Synopsis – A local politician whose prized jackfruits go missing and a young police officer who is adamant to solve this bizarre case to prove herself.
My Take – While several recent films and web series have used law enforcement of small towns to tell serious tales, this latest Netflix release uses a different approach by instead poking a little fun at their expense. Set up as a simple light hearted comedy film with a satire on the administrative and social system of small towns, the story here cleverly intertwines the disappearance of two jack fruits with a captivating narrative that reveals broader societal issues.
Backed by a perfect balance of humor and pace, director Yashowardhan Mishra, who co-wrote the film with his father Ashok Mishra, here, skillfully highlights complex caste dynamics and gender biases without being preachy.
Sure, it could have delved deeper into some of these themes, nevertheless, the film deserves credit for beautifully capturing the allure of rural life and its simple joys.
Anchored by yet another superb act from Sanya Malhotra, the resulting film works effortlessly as a 115 minute long heart-warming, cheering and uplifting experience.
Set against the backdrop of a small town called Moba in Uttar Pradesh, the story follows Mahima Basor (Sanya Malhotra), a sharp inspector from a lower caste who finds herself tangled in an unusual case when she is tasked by her superiors to find two missing jack fruits of the Uncle Hong variety. Belonging to Munnalal Patera (Vijay Raaz), a well connected local MLA, the cops find themselves under immense pressure as the politician continues to spread a threatening resolve.
With local journalist Anuj (Rajpal Yadav), just a step behind them looking for a breaking scoop, Mahima along with her three constables, Saurabh (Anant Vijay Joshi), Kunti (Neha Saraf), and Mishra (Govind Pandey), begin looking for every angle for the possible culprit, digging into areas which leads them to some unexpected truths.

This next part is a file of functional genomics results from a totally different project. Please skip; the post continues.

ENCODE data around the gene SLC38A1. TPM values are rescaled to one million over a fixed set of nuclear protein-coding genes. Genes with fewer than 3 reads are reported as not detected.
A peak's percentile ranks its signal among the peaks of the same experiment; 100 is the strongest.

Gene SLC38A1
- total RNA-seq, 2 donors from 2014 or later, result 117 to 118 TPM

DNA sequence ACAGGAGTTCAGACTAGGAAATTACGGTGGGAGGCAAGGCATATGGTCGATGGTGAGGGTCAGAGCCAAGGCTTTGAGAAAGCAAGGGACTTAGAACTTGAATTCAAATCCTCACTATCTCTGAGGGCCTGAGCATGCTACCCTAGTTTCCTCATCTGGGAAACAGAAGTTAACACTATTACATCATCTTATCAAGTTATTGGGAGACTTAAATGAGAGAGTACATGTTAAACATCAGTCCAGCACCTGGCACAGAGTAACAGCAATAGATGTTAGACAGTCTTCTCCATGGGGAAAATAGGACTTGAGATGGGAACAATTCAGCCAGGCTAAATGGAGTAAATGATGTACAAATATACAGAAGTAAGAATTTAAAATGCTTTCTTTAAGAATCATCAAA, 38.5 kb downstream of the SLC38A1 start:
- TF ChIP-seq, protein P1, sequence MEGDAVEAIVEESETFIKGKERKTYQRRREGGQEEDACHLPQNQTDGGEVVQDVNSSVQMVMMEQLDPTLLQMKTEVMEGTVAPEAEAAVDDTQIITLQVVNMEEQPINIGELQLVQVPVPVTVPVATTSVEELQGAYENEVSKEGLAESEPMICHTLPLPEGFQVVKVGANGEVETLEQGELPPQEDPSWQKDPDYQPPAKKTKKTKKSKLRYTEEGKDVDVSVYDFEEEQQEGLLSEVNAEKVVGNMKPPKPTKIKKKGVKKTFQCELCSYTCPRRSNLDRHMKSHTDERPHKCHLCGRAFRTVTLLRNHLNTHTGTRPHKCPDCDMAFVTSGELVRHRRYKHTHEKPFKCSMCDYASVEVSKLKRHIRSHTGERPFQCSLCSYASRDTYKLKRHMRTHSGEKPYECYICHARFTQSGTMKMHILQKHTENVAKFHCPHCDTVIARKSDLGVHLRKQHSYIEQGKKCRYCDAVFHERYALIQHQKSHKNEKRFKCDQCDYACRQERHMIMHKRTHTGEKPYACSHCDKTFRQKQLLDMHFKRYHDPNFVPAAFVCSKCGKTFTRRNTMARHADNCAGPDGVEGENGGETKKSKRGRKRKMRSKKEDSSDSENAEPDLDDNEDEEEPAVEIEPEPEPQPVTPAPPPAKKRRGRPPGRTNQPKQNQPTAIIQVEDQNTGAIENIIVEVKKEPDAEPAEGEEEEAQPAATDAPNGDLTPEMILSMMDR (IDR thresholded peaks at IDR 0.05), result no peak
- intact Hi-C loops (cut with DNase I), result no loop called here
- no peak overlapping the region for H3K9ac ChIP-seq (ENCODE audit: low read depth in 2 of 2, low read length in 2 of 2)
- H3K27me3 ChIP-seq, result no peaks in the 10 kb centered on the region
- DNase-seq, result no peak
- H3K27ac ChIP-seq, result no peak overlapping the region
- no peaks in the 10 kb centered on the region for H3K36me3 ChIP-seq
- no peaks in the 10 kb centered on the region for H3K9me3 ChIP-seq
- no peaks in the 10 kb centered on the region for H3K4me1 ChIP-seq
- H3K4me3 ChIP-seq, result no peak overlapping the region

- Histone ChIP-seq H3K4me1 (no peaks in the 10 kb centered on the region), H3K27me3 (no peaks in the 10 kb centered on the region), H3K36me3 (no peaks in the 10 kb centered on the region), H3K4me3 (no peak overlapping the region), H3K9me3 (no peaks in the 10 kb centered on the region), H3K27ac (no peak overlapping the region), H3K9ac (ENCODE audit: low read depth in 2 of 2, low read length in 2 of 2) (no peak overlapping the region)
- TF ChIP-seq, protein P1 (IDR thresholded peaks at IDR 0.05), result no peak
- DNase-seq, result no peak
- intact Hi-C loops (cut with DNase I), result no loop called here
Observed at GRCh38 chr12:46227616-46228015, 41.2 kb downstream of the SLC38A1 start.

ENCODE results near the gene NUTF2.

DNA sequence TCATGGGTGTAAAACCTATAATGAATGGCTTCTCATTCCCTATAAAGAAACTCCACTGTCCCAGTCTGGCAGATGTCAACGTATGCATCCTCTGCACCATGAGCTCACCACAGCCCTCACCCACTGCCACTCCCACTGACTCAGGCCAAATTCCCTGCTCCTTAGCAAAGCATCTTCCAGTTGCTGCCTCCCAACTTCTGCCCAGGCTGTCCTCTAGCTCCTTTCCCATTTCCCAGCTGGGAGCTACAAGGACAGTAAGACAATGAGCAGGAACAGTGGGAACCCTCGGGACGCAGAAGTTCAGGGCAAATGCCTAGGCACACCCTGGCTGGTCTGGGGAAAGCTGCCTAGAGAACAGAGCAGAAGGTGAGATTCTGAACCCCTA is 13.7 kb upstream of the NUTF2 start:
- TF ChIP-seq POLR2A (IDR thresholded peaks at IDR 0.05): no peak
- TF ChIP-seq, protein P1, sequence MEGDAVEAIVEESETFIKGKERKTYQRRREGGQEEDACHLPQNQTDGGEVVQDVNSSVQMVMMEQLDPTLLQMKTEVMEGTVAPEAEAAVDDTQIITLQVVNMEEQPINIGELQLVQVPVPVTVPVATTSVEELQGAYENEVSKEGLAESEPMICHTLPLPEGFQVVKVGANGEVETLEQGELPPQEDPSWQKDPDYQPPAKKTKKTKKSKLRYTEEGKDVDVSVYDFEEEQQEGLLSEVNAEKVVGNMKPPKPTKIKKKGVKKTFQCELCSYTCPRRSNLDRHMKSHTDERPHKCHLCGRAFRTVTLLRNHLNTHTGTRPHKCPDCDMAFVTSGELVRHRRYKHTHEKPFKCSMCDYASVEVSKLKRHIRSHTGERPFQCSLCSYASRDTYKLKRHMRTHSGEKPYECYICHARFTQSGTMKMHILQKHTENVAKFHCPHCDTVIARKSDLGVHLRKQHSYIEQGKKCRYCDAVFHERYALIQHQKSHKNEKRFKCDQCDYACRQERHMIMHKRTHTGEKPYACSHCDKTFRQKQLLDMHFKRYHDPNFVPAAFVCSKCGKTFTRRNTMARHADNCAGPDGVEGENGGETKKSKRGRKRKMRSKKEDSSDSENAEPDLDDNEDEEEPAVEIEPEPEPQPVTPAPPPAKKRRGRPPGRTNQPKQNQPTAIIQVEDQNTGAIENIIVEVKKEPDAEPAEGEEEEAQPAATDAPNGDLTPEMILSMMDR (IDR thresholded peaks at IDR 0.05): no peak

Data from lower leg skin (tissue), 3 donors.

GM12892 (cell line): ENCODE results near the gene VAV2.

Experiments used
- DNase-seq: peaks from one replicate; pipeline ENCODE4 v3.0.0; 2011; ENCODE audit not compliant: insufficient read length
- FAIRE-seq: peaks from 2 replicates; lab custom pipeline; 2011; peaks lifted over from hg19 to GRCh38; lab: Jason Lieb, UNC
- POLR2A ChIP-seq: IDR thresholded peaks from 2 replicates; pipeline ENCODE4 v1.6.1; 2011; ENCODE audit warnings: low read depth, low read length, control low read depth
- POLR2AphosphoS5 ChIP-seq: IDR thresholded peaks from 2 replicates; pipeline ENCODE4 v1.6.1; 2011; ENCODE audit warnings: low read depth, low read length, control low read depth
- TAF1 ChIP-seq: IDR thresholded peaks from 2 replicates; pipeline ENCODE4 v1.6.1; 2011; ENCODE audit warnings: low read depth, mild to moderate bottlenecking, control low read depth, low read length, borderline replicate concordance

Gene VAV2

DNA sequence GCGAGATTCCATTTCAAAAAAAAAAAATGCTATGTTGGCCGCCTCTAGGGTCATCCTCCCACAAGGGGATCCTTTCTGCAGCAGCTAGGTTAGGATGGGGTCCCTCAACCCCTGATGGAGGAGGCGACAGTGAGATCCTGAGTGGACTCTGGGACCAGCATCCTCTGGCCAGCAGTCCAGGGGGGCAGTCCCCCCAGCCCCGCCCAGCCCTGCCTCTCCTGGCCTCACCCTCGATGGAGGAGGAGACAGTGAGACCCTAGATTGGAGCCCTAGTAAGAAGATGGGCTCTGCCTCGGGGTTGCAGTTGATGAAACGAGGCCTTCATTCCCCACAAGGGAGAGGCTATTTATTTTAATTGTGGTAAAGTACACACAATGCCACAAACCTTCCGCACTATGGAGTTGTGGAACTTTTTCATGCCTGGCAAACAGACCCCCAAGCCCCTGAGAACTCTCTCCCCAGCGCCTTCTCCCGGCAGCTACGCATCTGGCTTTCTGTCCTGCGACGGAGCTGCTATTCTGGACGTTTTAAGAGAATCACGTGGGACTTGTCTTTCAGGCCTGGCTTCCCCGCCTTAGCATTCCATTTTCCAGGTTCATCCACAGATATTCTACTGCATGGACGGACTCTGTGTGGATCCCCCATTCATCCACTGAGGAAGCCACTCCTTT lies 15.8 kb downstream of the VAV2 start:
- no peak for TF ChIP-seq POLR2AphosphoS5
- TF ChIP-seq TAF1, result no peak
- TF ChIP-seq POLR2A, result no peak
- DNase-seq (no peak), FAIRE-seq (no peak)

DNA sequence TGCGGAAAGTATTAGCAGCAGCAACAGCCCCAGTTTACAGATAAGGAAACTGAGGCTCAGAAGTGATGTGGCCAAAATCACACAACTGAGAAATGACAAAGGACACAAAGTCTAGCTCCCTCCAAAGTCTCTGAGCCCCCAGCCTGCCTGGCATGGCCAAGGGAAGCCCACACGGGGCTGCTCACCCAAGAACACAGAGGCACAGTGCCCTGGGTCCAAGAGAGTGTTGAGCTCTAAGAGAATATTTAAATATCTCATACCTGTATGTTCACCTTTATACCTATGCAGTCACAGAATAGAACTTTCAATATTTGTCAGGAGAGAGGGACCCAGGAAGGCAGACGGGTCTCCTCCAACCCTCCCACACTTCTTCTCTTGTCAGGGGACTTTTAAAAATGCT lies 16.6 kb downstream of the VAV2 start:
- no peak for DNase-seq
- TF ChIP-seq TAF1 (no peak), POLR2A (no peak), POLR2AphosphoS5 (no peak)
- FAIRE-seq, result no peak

On the surface, the premise of the film is as bizarre as it can get. But the satirical comedy-drama has its heart in the right place. The film starts on a funny note after the cops start looking out for the missing jack fruits but slowly and steadily as it moves ahead, different layers unfold.
The film premise may sound simple, but it is actually a very cleverly and brilliantly written story which touches some of the most critical topics of Indian society. And it does that in a very simple yet strong and funny way. The beauty of the film lies in many things but mainly in its writing.
More than often, police dramas have tried to show bureaucratic and power play issues, but have failed. However, the film delicately picks up these very issues and presents them with a touch of humor. It gives you frequent nudges about the right and the wrong, succeeding in delivering its message.
The makers have tried to touch upon extremely relevant subjects like loopholes in the dubious bureaucracy, how those at the top of the hierarchical food chain are the only ones deserving of justice and how the police are always at their beck and call no matter what, and themes related to sexism and casteism, without the slightest trace of it being preachy.
The film will resonate with anyone who feels like law enforcement’s role of protecting public safety has been diverted into serving the needs of the political elite rather than the public.
Certain subtexts are seamlessly blended into the narrative and never for once do they come across as a constricted and ham-fisted attempt to make a strong statement on the current socio-political state of affairs even if they are very much so. Despite being quite adamant and sincere in its core objective, the film never gives up its quirky demeanor. It kept the humor going until the story reached its conclusion.
The cops at the Moba police station aren’t your regular Bollywood cops we’ve been seeing on the big screen. They’re not stylish, they’re not fierce and they cannot chase and bring down a gang of rowdies single-handedly. The final sequence sees Mahima and her team break into an old and debilitated house with a chic pink door and fight a group of kidnappers by throwing vegetables at them is charmingly loud.
Performance wise, Sanya Malhotra completely owns the film, pulls you into its world and leaves you feeling exulted. She’s the most grounded element in a film where everyone gets to play zany caricatures, and it’s on her to keep events tethered in some semblance of reality. Seasoned comic actors like Rajpal Yadav, Vijay Raaz, Brijendra Kala and Gurpal Singh lend their impeccable timing and charm to the film.
Anant Joshi makes a promising debut and provides able support to Sanya’s Mahima. In other roles, Neha Saraf, Govind Pandey, and Raghuvir Yadav are highly effective. On the whole, ‘Kathal’ is a heartwarming social satire that is both hilarious and thought-provoking.
Directed – Yashowardhan Mishra
Starring – Sanya Malhotra, Vijay Raaz, Rajpal Naurang Yadav
Rated – PG13
Run Time – 115 minutes